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dc.date.accessioned2015-02-18T12:04:59Z
dc.date.available2015-02-18T12:04:59Z
dc.date.created2015-01-14T09:31:29Z
dc.date.issued2014
dc.identifier.citationEldholm, Vegard Norheim, Gunnstein Lippe, Bent von der Kinander, Wibeke Dahle, Ulf R Caugant, Dominique A Mannsåker, Turid MENGSHOEL, ANNE TORUNN Dyrhol-Riise, Anne Ma Balloux, Francois . Evolution of extensively drug-resistant Mycobacterium tuberculosis from a susceptible ancestor in a single patient. Genome Biology. 2014, 15(11)
dc.identifier.urihttp://hdl.handle.net/10852/42395
dc.description.abstractBackground Mycobacterium tuberculosis is characterized by a low mutation rate and a lack of genetic recombination. Yet, the rise of extensively resistant strains paints a picture of a microbe with an impressive adaptive potential. Here we describe the first documented case of extensively drug-resistant tuberculosis evolved from a susceptible ancestor within a single patient. Results Genome sequences of nine serial M. tuberculosis isolates from the same patient uncovered a dramatic turnover of competing lineages driven by the emergence, and subsequent fixation or loss of single nucleotide polymorphisms. For most drugs, resistance arose through independent emergence of mutations in more than one clone, of which only one ultimately prevailed as the clone carrying it expanded, displacing the other clones in the process. The vast majority of mutations identified over 3.5 years were either involved in drug resistance or hitchhiking in the genetic background of these. Additionally, RNA-sequencing of isolates grown in the absence of drug challenge revealed that the efflux-associated iniBAC operon was up-regulated over time, whereas down-regulated genes include those involved in mycolic acid synthesis. Conclusions We observed both rapid acquisitions of resistance to antimicrobial compounds mediated by individual mutations as well as a gradual increase in fitness in the presence of antibiotics, likely driven by stable gene expression reprogramming. The rapid turnover of resistance mutations and hitchhiking neutral mutations has major implications for inferring tuberculosis transmission events in situations where drug resistance evolves within transmission chains.en_US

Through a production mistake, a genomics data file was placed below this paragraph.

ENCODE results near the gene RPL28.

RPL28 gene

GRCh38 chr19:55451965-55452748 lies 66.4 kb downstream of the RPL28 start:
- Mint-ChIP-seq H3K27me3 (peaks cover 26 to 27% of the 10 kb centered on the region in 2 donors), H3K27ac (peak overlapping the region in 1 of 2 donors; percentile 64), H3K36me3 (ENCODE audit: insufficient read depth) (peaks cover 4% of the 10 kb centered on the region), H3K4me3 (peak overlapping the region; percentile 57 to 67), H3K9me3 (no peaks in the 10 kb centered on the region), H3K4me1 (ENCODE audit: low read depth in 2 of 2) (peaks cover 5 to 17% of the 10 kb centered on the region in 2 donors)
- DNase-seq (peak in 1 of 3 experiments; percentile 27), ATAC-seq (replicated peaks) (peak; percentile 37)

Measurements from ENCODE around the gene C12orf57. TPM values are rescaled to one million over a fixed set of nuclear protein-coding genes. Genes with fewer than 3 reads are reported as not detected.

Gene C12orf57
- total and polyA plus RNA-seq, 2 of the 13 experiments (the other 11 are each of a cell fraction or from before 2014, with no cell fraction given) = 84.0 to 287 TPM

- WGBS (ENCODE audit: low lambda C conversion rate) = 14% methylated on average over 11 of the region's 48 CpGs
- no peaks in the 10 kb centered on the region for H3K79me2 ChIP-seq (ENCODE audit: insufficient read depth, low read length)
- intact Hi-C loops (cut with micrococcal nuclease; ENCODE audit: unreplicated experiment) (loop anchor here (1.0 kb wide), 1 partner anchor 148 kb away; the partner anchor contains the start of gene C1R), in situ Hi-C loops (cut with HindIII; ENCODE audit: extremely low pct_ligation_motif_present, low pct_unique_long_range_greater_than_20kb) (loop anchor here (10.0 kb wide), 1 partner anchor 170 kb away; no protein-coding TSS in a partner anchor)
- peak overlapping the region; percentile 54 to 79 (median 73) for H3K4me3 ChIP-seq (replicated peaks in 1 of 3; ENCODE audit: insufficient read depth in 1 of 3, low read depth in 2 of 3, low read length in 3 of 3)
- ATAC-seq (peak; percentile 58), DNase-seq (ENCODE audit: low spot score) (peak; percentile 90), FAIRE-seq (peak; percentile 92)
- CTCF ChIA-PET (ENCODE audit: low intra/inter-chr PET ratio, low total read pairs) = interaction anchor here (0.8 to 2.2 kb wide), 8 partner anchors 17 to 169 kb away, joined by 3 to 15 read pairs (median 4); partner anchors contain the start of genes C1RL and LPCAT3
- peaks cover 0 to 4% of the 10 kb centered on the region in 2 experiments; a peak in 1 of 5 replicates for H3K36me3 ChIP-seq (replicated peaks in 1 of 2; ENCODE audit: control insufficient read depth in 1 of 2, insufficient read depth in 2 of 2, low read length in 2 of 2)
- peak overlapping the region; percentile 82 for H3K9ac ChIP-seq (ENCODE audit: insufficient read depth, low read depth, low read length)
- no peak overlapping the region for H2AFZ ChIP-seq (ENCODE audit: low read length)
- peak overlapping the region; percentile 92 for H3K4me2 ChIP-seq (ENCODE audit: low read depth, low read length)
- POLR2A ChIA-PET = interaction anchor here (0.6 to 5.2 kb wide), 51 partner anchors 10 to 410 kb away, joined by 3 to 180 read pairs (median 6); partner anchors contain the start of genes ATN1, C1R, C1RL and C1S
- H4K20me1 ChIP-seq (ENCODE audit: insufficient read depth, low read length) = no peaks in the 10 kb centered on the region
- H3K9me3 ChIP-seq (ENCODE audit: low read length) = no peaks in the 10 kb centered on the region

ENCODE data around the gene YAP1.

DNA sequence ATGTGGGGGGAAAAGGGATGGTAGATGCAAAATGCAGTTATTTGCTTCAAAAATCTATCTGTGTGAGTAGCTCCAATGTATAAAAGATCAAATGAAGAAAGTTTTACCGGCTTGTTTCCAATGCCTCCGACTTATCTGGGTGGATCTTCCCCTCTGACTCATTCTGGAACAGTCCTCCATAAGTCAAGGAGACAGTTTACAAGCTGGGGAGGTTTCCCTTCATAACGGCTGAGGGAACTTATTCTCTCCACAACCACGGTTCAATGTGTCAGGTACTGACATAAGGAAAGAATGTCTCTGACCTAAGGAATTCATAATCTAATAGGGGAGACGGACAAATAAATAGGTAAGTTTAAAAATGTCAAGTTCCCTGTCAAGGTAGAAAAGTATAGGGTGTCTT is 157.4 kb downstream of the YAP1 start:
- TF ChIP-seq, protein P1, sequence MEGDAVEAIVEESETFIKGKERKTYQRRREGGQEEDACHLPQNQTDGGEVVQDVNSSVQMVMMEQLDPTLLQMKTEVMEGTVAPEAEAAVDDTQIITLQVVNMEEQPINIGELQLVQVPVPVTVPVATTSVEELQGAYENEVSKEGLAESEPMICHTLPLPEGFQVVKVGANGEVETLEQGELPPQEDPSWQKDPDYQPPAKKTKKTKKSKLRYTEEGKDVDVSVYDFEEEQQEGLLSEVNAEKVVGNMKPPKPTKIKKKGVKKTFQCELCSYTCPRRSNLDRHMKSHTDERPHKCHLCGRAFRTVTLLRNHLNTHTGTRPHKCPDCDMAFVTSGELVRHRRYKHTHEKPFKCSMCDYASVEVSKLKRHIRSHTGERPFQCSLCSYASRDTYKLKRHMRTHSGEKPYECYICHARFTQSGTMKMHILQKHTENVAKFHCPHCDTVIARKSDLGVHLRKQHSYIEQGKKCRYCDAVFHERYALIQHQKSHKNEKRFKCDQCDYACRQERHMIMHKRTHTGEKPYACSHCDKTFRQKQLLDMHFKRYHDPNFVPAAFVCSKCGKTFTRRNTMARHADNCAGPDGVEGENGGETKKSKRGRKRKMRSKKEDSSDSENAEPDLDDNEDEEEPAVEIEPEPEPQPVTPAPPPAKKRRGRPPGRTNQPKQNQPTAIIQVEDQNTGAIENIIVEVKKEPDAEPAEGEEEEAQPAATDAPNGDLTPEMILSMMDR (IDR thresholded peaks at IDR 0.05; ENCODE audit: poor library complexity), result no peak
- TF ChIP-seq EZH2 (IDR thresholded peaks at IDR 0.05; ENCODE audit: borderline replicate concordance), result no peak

dc.languageEN
dc.language.isoenen_US
dc.publisherBioMed Central
dc.rightsAttribution 4.0 International
dc.rights.urihttp://creativecommons.org/licenses/by/4.0/
dc.titleEvolution of extensively drug-resistant Mycobacterium tuberculosis from a susceptible ancestor in a single patienten_US
dc.typeJournal articleen_US
dc.creator.authorEldholm, Vegard
dc.creator.authorNorheim, Gunnstein
dc.creator.authorLippe, Bent von der
dc.creator.authorKinander, Wibeke
dc.creator.authorDahle, Ulf R
dc.creator.authorCaugant, Dominique A
dc.creator.authorMannsåker, Turid
dc.creator.authorMENGSHOEL, ANNE TORUNN
dc.creator.authorDyrhol-Riise, Anne Ma
dc.creator.authorBalloux, Francois
cristin.unitcode185,53,11,14
cristin.unitnameInfeksjonsmedisinsk avdeling
cristin.ispublishedtrue
cristin.fulltextoriginal
cristin.qualitycode1
dc.identifier.cristin1197258
dc.identifier.bibliographiccitationinfo:ofi/fmt:kev:mtx:ctx&ctx_ver=Z39.88-2004&rft_val_fmt=info:ofi/fmt:kev:mtx:journal&rft.jtitle=Genome Biology&rft.volume=15&rft.spage=&rft.date=2014
dc.identifier.jtitleGenome Biology
dc.identifier.volume15
dc.identifier.doihttp://dx.doi.org/10.1186/s13059-014-0490-3
dc.identifier.urnURN:NBN:no-46769
dc.subject.nviVDP::Medisinsk mikrobiologi: 715
dc.type.documentTidsskriftartikkelen_US
dc.type.peerreviewedPeer reviewed
dc.source.issn1465-6914
dc.identifier.fulltextFulltext https://www.duo.uio.no/bitstream/handle/10852/42395/2/Eldholm_2014_Evo.pdf
dc.type.versionPublishedVersion
cristin.articleid490


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